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Camo and leather: Mourners honor fallen soldier, friend
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March 28, 2007
Soldiers in desert camouflage and bikers in leather gathered at Fort Carson on Friday to mourn a comrade killed in a motorcycle crash just weeks after he got home from Iraq.
Sgt. Robert Lee “Bobby” Clark and a passenger on his Harley-Davidson died April 8 when the motorcycle collided with the vehicle of a suspected drunken driver on Colorado Highway 115 north of Cañon City, the Colorado State Patrol said. The 32-year-old father of two and veteran of Afghanistan and Iraq was remembered Friday as the perfect supply clerk for the 3rd Armored Cavalry Regiment — a man who could scrounge up the impossible.
“When I’m in a situation that seems overwhelming, I just think about how he would handle it,” Cpl. Paul Bennett said during a eulogy in Soldiers Memorial Chapel.
Also killed in the crash was Airman Brandy Lyn Fehr, 22, of Boone, Iowa. She was assigned to F.E. Warren Air Force Base in Cheyenne, Wyo., and was visiting friends in Colorado Springs. She was riding with Clark to an event for the Patriot Guard Riders, a group of motorcyclists, including many veterans who attend memorial services for fallen soldiers. The group often counters protesters including those from a radical Kansas church who claim deaths in Iraq are part of God’s wrath on America for condoning homosexuality.
The suspected drunken driver is James R. Kincaid III, 25, of Florence. He is awaiting trial in Fremont County on vehicular homicide charges. He’s free on $15,000 bond.
Clark, who returned from Iraq with the regiment this year, was one of the younger Patriot Guard Riders, and his enthusiasm for motorcycles and patriotic causes was infectious, fellow Patriot Guard Rider Todd Richert said.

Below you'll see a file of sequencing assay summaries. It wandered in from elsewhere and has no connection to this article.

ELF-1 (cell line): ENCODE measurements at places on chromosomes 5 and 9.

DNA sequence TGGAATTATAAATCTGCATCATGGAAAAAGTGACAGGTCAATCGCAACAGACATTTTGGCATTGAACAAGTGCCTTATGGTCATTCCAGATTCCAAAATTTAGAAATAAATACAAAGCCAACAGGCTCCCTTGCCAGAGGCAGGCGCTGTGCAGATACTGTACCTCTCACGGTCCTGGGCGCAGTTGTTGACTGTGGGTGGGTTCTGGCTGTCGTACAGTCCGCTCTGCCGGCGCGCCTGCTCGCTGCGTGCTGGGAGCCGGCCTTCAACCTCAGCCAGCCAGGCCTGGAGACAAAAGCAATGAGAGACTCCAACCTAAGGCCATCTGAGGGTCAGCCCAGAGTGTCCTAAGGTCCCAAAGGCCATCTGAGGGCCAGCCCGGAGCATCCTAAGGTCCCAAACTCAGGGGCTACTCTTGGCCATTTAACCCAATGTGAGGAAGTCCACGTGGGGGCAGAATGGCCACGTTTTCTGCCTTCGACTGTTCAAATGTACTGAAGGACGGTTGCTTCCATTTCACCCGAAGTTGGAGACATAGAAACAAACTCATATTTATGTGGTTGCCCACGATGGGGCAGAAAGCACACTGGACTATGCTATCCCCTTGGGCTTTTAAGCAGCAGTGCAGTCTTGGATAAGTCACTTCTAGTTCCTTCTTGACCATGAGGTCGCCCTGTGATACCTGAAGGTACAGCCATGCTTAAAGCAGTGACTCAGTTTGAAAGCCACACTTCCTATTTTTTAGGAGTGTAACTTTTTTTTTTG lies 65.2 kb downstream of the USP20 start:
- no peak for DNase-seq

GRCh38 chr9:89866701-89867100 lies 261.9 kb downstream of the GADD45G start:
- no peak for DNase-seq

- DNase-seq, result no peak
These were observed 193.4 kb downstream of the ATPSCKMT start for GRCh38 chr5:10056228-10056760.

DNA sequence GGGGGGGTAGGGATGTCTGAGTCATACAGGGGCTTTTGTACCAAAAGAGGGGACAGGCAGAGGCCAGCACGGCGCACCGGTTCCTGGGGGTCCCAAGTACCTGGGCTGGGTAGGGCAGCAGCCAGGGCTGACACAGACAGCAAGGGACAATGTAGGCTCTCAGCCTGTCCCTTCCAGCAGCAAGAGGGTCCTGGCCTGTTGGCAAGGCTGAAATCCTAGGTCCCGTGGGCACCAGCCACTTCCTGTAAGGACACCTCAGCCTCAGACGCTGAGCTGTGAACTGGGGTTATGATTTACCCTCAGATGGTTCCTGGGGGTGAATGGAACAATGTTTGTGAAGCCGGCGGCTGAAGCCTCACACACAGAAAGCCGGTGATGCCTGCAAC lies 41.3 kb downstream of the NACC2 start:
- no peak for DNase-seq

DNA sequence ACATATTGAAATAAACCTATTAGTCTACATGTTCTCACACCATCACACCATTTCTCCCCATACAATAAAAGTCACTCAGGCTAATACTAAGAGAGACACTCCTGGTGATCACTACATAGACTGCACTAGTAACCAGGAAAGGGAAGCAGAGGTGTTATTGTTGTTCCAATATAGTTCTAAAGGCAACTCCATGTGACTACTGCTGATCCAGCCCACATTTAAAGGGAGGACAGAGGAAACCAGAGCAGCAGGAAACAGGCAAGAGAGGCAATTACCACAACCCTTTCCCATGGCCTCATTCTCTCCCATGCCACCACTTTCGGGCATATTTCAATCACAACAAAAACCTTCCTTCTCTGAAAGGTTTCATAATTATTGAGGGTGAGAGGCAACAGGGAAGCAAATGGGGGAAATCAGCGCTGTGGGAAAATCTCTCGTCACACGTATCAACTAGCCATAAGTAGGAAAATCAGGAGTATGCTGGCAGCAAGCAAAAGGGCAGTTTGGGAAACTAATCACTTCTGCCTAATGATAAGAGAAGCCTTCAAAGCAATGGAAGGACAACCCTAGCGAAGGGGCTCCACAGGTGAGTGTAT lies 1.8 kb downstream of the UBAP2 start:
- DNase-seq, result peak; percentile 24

“His personality was just magnetic,” Richert said.
The Patriot Guard used misinformation to avoid a threatened protest by anti-gay picketers from Westboro Baptist Church of Topeka, Kan.
The Patriot Guard Riders announced on its Web site that the 9:30 a.m. service would be held in the afternoon. A base spokeswoman said there was no protest by the church members outside Fort Carson.
More than 100 of the bikers attended the service and roared away afterward.
Clark, born in Fremont, Ohio, joined the Army in 2002. He spent most of his military career in war zones, serving in Iraq after the invasion, then in Afghanistan.
He joined the regiment in Iraq in July 2005 as soldiers prepared for battle in Tal Afar. During the fighting, Clark quickly proved himself, leading 23 supply missions into the embattled city.
Capt. Dan Ruecking, Clark’s company commander, said he broke the stereotype that supply soldiers stick close to the warehouse.
“Sgt. Clark worked around the clock caring for us,” he said, recalling how Clark would bring soft drinks and ice along with rations and ammunition to give a morale boost to embattled soldiers.
Clark is survived by his wife, Amy, daughter, Bobbi and son, Tyler.
The death hit 1st Sgt. Troy Piirainen and others in Clark’s company hard.
“Coming so close to when we got home, that's the worst you get,” said Piirainen, a veteran of two tours in Iraq and the 1991 Persian Gulf War. “In combat, you expect it. This you don’t. It’s devastating.” CONTACT THE WRITER: 636-0240 or
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